Droplets laced with pathogens move through the air indoors when people are talking, breathing, or eating. Airborne transmission is now known to play a huge role in the spread of Covid-19 compared to the earlier months of the pandemic when hand washing was seen as the top recommendation to avoid transmission.

These droplets from a person’s warm exhalations mix with body heat and air currents in the area to lift and move throughout the room, bringing them all to a well-mixed room that is at risk of airborne transmission.

According to the study, people seem to be more exposed to this “background air” than distant droplets, such as B. Secondhand smoke.

For example, if someone infected with Covid-19 wears a mask and sings loudly in an enclosed space, a person sitting on the other side of the room will be no better protected than someone just 6 feet from the infected person sitting person. Because of this, the time you spend in the confined area is more important than the distance from the infected person.

Masks generally prevent transmission by blocking larger droplets. Therefore, larger droplets don’t make up the majority of Covid infections when most people are wearing masks. The majority of people who transmit Covid do not cough or sneeze, they are asymptomatic, Bazant said.

Masks prevent transmission indoors by both filtering out exhaled infectious droplets and blocking exhaled air jets. This is best illustrated by the idea of ​​someone exhaling smoke. Exposure to these infectious air rays results in a higher risk of transmission compared to the well-mixed background, according to Bazant and Bush in an earlier study.

Masks aid indoor transmission by both filtering out exhaled infectious droplets and blocking exhaled air jets that become visible when a smoker exhales. Exposure to exhaled rays of infectious air results in a higher risk of transmission compared to that of the well-mixed background, Bazant and Bush said.

Those who are in the same room as a smoker are severely affected by the second-hand smoke that moves and lingers around the enclosed area. The same logic applies to infectious airborne droplets in well-mixed rooms, according to the study. Indoors and when masked, factors besides distance can be more important to avoid transmission.

Although Bazant and Bush’s study didn’t specifically look at transmission outdoors, Bazant said that social distancing outside makes little sense because warmer air that is exhaled tends to rise and infected air to be swept away by the wind.

“Air follows the path of least resistance and often with many masks, that’s straightforward,” said Bazant. “Exhaled air is obviously much warmer than the background and tends to rise. By the way, that’s the main reason that there is almost no point in distancing yourself outside, and especially with masks, it’s kind of crazy because you really don’t . ” transferred to someone within 6 feet.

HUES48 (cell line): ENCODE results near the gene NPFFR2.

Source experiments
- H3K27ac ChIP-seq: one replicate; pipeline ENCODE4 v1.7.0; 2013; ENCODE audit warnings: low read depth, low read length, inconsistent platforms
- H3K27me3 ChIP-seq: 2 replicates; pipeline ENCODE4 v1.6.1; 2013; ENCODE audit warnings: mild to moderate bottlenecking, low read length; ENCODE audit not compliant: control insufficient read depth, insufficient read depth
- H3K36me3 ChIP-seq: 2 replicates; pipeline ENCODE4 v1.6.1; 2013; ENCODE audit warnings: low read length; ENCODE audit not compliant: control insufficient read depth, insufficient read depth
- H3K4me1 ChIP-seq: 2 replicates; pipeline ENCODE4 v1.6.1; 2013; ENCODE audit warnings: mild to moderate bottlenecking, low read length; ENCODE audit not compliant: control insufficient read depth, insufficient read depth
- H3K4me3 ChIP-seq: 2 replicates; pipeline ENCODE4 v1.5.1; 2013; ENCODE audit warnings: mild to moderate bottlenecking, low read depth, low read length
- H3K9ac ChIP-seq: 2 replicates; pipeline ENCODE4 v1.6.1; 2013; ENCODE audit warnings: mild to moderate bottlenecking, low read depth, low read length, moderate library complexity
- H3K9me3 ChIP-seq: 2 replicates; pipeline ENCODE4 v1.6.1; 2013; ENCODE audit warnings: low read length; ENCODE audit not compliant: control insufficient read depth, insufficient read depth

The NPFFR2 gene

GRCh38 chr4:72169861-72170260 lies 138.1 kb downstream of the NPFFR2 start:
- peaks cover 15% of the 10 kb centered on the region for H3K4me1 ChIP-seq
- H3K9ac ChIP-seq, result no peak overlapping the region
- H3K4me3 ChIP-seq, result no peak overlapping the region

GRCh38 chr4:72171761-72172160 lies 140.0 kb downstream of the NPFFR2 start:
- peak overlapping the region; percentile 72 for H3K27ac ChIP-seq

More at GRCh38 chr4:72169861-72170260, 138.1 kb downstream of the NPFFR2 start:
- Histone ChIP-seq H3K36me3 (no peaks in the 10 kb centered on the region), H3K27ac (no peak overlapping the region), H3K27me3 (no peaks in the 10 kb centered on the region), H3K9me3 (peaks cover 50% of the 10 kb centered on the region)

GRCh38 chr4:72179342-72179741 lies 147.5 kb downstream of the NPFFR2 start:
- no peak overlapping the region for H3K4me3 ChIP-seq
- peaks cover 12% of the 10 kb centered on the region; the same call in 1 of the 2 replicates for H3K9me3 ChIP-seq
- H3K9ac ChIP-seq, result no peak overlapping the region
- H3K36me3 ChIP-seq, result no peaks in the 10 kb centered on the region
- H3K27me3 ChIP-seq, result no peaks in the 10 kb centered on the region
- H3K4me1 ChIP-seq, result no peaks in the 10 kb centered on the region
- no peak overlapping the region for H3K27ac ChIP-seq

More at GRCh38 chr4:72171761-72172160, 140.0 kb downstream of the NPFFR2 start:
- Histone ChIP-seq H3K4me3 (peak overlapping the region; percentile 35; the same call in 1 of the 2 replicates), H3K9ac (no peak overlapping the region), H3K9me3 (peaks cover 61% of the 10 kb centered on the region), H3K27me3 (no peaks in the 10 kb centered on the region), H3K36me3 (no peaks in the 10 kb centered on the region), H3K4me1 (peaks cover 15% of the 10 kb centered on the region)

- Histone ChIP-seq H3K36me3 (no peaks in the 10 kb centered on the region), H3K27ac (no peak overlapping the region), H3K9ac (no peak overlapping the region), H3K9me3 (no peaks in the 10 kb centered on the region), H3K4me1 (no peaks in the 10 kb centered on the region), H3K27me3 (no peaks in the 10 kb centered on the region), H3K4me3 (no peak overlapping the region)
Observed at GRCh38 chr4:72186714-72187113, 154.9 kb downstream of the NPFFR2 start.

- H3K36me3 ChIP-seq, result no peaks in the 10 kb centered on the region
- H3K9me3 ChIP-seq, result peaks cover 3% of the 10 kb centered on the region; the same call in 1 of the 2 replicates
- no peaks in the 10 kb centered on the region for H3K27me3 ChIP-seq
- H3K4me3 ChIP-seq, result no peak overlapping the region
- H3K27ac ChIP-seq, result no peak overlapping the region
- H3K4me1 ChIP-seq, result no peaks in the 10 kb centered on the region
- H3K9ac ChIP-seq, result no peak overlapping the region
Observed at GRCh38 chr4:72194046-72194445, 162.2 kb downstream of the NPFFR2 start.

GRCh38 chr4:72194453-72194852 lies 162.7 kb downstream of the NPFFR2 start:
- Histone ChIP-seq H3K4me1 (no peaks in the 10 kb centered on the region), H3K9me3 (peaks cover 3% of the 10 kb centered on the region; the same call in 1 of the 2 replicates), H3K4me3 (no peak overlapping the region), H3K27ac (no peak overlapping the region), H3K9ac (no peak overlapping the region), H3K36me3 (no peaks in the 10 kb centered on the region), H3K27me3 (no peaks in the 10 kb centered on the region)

“When you look at the flow of air outside, the infected air is essentially being swept away and is very unlikely to cause transmission. There are very few recorded cases of outdoor transmission,” he said. Although rare, he said it was always possible to contract Covid-19 outdoors, especially in crowded places like concerts. “Crowded outdoor spaces could be a problem, but if people keep a reasonable distance of about 3 feet outside, I feel pretty comfortable with it even without masks.”

For variant strains that are 60% more transmissible, increasing ventilation by 60%, reducing the time spent indoors, or limiting the number of people indoors could offset that risk, he said.

Bazant also said a big question will be when to remove masks and that the study’s guidelines can help quantify the risks involved. He also noted that measuring carbon dioxide in a room can also help quantify how much infected air there is, and therefore the risk of transmission.

“We need scientific information that is conveyed to the public in a way that is not only frightening but actually based on analysis,” said Bazant. After three rounds of intense peer reviews, he said it was the most review he had ever been through and he hoped it would affect policy after it was published.

Bush and Bazant issued a statement Monday to CNBC clarifying some of Bazant’s earlier comments.

“Our study shows that the six-foot rule is not enough to limit the transmission of COVID-19 in indoor air: You also have to limit the time spent in an indoor area. Our study shows how this time limit is relevant Factors including room ventilation and filtration and face mask use, “they said, noting that” face masks can be an extremely effective indoor safety measure “.

Editor’s Note: The heading and article have been updated to add more citations and context to the researchers’ findings and opinions. Bazant said his comments on the outdoor broadcast were his opinion, not the formal results of the study.